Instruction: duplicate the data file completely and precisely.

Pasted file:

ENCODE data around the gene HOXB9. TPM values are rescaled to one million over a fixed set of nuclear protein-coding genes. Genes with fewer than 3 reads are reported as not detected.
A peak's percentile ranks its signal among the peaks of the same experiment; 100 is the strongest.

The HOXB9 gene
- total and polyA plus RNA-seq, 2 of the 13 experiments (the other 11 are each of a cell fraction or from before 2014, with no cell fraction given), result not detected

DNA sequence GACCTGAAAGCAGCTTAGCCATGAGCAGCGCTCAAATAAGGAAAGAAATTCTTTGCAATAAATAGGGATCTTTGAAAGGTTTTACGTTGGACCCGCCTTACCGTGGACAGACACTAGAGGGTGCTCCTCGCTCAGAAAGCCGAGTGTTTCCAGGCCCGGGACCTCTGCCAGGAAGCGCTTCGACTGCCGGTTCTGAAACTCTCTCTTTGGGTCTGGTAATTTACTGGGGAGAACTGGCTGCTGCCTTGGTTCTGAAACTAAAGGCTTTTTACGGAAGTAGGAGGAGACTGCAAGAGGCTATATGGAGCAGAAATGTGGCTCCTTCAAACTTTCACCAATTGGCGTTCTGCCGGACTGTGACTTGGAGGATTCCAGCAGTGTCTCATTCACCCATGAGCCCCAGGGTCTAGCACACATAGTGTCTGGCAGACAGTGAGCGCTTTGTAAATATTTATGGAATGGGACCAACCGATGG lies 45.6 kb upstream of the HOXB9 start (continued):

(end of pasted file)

ENCODE data around the gene HOXB9. TPM values are rescaled to one million over a fixed set of nuclear protein-coding genes. Genes with fewer than 3 reads are reported as not detected.
A peak's percentile ranks its signal among the peaks of the same experiment; 100 is the strongest.

The HOXB9 gene
- total and polyA plus RNA-seq, 2 of the 13 experiments (the other 11 are each of a cell fraction or from before 2014, with no cell fraction given), result not detected

DNA sequence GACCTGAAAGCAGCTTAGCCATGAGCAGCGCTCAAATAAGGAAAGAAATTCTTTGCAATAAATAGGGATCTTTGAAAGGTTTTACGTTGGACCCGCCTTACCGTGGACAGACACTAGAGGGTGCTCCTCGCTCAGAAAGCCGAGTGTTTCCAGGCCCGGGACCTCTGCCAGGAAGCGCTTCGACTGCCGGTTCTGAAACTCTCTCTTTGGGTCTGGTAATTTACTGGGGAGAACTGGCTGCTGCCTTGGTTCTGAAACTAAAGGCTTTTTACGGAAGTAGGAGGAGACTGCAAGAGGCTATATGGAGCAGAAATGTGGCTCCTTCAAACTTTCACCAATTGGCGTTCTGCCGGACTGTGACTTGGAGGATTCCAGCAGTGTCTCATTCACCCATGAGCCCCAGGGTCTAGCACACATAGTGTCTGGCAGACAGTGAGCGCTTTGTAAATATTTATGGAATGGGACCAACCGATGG lies 45.6 kb upstream of the HOXB9 start (continued):